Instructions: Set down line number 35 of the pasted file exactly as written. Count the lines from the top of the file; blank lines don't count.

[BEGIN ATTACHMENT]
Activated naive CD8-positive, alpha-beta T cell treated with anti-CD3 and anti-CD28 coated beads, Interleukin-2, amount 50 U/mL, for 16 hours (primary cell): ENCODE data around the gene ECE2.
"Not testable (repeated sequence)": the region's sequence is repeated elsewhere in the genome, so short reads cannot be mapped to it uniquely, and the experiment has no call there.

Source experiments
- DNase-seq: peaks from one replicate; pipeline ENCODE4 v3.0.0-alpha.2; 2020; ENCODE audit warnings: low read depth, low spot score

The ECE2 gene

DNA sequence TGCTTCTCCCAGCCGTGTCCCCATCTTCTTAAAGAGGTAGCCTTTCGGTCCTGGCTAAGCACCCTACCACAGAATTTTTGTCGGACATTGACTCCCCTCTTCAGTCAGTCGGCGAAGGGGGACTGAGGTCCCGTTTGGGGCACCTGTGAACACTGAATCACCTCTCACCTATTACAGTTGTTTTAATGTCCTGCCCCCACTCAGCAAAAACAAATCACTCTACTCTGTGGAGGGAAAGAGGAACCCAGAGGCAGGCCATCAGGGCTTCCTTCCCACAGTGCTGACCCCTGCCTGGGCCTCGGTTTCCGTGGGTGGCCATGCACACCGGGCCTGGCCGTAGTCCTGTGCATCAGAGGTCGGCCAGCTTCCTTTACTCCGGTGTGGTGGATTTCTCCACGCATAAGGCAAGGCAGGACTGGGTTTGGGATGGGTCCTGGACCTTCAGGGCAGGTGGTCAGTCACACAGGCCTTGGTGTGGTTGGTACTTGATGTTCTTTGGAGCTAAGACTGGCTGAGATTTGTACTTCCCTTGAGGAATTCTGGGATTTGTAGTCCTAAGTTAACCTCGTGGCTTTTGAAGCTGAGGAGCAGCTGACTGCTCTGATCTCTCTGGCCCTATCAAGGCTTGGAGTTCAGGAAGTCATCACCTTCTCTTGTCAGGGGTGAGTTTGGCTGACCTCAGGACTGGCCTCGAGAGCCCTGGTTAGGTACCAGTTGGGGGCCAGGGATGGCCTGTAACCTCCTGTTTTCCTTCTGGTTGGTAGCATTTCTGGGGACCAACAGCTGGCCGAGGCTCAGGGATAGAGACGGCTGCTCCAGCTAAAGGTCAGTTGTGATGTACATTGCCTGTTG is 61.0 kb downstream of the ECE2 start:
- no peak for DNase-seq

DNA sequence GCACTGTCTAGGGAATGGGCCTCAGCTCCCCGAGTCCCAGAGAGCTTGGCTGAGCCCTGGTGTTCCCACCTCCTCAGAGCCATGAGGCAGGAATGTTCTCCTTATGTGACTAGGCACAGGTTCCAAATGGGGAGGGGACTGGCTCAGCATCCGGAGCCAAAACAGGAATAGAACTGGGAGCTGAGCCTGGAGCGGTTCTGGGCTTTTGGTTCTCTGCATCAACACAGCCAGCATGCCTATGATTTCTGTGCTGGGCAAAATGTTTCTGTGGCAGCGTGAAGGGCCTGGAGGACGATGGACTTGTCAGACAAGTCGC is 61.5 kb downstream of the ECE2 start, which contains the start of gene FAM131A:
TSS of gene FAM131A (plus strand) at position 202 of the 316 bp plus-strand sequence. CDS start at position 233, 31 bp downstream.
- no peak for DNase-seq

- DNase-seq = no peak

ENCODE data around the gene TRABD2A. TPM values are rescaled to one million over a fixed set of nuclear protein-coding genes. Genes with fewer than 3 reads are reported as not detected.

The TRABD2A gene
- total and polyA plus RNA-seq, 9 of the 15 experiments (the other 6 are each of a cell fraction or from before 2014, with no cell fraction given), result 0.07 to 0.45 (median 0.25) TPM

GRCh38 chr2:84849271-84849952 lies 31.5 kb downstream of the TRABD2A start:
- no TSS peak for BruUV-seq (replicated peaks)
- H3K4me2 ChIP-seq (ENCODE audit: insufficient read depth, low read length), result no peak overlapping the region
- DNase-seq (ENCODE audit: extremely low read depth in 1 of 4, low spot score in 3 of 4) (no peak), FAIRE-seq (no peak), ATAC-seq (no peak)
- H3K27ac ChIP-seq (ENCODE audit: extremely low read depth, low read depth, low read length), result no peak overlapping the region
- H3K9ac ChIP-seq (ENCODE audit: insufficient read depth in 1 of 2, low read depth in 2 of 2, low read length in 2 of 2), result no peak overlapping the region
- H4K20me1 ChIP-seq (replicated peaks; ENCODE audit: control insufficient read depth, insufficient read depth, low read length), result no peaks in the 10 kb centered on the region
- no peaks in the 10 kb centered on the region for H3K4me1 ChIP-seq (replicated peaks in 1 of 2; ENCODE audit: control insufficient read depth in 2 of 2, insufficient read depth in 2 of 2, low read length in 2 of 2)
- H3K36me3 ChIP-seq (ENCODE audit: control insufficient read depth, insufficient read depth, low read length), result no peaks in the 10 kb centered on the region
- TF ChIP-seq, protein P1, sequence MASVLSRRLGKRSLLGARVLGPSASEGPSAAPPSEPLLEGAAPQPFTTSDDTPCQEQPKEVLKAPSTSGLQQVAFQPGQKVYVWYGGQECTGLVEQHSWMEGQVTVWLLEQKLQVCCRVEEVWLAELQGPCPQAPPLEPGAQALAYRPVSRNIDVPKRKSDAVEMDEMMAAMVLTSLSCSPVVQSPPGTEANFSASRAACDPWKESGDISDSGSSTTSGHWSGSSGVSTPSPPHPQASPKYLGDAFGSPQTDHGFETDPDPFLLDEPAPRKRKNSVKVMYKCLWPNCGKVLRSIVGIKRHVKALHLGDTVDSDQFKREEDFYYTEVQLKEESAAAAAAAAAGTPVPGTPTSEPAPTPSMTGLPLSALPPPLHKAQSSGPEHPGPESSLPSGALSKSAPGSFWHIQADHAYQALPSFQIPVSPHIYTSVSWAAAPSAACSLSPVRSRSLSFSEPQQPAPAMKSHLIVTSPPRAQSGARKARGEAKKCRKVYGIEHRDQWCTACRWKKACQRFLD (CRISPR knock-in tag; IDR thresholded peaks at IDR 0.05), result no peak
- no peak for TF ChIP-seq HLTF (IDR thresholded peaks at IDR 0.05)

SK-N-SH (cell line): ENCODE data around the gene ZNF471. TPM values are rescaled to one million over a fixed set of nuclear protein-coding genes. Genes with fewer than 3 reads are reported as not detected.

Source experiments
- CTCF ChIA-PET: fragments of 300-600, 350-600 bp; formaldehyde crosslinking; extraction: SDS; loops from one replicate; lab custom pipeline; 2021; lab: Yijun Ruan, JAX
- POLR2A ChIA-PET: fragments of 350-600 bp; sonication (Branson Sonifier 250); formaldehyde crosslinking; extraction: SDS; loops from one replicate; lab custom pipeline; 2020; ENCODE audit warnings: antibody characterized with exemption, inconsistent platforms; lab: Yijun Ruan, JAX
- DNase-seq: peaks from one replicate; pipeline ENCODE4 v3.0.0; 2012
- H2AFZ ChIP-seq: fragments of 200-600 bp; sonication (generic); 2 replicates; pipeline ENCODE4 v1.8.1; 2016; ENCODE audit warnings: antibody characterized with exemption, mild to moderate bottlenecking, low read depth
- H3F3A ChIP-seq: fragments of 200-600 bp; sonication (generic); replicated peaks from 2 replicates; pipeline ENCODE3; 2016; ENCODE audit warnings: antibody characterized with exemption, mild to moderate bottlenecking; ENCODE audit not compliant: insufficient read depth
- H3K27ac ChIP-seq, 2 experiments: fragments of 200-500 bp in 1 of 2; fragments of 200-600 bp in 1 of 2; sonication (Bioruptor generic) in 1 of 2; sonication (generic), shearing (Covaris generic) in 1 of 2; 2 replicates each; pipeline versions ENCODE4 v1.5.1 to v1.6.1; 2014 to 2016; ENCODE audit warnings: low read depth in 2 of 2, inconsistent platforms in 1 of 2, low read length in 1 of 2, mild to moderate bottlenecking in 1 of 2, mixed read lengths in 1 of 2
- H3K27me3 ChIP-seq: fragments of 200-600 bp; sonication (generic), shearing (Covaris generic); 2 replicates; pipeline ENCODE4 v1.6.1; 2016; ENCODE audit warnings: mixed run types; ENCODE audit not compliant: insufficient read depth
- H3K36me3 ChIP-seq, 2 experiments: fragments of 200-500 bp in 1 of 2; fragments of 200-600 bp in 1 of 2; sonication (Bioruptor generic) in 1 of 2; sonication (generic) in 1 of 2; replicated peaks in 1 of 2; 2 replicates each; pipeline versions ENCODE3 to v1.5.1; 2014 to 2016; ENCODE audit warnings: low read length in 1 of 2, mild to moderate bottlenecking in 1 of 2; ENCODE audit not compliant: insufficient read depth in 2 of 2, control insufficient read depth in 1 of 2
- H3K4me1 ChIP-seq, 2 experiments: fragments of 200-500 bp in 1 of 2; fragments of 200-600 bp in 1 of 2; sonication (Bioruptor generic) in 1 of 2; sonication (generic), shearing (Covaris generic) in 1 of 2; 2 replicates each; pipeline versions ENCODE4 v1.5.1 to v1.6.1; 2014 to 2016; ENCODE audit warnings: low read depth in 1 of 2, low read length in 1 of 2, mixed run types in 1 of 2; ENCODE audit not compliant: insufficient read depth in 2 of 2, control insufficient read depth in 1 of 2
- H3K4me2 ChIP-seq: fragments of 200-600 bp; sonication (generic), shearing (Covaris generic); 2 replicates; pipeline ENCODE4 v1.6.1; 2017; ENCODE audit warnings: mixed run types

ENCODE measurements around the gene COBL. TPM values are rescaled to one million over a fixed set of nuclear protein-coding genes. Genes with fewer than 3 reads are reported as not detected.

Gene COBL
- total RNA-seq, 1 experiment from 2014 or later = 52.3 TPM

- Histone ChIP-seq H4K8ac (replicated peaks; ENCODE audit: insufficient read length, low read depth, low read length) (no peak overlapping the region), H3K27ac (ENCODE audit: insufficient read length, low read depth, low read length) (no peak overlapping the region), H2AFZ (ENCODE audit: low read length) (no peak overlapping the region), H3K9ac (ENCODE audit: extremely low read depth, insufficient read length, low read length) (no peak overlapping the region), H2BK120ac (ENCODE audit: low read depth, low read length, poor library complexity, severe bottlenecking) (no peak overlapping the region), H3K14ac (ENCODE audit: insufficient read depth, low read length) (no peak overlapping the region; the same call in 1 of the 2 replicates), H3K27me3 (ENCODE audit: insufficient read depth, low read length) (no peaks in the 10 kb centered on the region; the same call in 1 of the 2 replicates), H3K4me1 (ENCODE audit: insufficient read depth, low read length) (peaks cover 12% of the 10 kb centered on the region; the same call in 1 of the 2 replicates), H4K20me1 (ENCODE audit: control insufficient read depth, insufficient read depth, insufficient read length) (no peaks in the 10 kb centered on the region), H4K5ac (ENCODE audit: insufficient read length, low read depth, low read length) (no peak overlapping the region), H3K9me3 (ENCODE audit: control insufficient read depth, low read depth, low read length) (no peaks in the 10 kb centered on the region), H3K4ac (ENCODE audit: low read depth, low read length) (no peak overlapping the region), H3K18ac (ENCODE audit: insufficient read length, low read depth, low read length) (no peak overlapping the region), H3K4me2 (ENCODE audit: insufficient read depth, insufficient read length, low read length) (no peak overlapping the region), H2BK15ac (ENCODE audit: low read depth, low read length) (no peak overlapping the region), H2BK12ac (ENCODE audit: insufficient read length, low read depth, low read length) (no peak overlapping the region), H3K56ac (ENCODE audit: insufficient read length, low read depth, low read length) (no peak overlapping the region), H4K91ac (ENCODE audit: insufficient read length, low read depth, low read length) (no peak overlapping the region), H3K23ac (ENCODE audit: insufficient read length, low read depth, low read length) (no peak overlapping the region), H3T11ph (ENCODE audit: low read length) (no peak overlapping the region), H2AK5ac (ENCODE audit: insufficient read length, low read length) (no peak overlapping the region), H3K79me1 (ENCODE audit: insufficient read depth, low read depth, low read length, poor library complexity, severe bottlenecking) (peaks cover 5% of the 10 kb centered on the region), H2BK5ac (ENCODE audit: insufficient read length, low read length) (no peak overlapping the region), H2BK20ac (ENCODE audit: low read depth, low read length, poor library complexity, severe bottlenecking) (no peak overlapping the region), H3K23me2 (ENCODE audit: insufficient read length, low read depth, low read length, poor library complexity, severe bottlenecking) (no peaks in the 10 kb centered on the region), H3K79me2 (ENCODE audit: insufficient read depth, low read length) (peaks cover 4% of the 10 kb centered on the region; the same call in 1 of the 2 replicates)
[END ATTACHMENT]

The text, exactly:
- H3K36me3 ChIP-seq, 2 experiments: fragments of 200-500 bp in 1 of 2; fragments of 200-600 bp in 1 of 2; sonication (Bioruptor generic) in 1 of 2; sonication (generic) in 1 of 2; replicated peaks in 1 of 2; 2 replicates each; pipeline versions ENCODE3 to v1.5.1; 2014 to 2016; ENCODE audit warnings: low read length in 1 of 2, mild to moderate bottlenecking in 1 of 2; ENCODE audit not compliant: insufficient read depth in 2 of 2, control insufficient read depth in 1 of 2